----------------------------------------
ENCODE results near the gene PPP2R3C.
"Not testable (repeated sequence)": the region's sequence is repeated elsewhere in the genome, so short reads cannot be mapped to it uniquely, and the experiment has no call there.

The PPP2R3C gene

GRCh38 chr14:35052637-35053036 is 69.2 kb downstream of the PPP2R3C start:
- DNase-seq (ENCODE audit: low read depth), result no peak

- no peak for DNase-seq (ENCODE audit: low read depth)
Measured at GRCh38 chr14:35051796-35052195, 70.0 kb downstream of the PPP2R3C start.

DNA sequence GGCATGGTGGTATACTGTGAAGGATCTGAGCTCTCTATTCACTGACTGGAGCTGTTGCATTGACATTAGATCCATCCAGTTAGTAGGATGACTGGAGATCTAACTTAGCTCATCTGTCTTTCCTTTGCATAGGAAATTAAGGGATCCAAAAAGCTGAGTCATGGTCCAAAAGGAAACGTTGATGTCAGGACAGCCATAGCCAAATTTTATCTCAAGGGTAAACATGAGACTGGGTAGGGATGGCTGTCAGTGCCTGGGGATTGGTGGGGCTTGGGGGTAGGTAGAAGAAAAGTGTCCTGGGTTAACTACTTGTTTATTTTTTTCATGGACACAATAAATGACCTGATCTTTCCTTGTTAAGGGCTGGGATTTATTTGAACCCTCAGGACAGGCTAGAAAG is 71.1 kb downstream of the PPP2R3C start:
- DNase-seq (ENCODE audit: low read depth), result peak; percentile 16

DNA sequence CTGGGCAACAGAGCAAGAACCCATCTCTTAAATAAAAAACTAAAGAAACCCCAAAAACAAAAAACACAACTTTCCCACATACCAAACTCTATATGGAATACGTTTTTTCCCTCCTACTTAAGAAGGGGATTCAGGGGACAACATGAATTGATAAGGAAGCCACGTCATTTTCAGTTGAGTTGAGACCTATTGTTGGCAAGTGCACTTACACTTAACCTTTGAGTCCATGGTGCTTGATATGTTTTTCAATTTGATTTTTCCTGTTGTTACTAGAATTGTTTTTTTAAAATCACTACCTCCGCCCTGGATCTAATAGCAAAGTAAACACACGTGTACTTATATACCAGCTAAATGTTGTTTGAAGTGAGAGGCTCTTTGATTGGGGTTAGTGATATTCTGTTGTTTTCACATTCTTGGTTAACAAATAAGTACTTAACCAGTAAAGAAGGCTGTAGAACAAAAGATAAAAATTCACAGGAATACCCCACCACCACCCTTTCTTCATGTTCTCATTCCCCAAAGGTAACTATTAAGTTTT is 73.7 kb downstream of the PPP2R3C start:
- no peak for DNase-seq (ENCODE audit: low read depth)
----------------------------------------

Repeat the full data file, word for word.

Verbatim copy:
ENCODE results near the gene PPP2R3C.
"Not testable (repeated sequence)": the region's sequence is repeated elsewhere in the genome, so short reads cannot be mapped to it uniquely, and the experiment has no call there.

The PPP2R3C gene

GRCh38 chr14:35052637-35053036 is 69.2 kb downstream of the PPP2R3C start:
- DNase-seq (ENCODE audit: low read depth), result no peak

- no peak for DNase-seq (ENCODE audit: low read depth)
Measured at GRCh38 chr14:35051796-35052195, 70.0 kb downstream of the PPP2R3C start.

DNA sequence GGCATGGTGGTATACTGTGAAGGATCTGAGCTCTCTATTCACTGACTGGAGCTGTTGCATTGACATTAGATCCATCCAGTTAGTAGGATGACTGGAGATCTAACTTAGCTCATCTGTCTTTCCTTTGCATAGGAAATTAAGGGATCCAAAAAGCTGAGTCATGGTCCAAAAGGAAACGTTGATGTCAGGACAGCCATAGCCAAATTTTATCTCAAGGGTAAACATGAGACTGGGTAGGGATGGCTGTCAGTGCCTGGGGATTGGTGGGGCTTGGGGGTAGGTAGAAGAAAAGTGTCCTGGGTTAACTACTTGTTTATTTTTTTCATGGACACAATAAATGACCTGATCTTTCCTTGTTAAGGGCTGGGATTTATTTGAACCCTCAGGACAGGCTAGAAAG is 71.1 kb downstream of the PPP2R3C start:
- DNase-seq (ENCODE audit: low read depth), result peak; percentile 16

DNA sequence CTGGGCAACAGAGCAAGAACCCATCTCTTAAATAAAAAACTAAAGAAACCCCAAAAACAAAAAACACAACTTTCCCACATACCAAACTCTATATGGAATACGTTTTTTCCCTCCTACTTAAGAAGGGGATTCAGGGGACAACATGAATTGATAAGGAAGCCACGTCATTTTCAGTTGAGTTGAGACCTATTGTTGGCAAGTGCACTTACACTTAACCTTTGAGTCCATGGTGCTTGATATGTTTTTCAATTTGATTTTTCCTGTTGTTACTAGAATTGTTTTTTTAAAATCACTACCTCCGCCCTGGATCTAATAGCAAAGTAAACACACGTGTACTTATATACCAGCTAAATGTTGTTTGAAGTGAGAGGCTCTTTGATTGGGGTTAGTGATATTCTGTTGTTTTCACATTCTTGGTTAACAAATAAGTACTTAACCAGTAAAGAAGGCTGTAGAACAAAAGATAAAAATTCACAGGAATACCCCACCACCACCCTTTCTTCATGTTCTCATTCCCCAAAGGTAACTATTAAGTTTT is 73.7 kb downstream of the PPP2R3C start:
- no peak for DNase-seq (ENCODE audit: low read depth)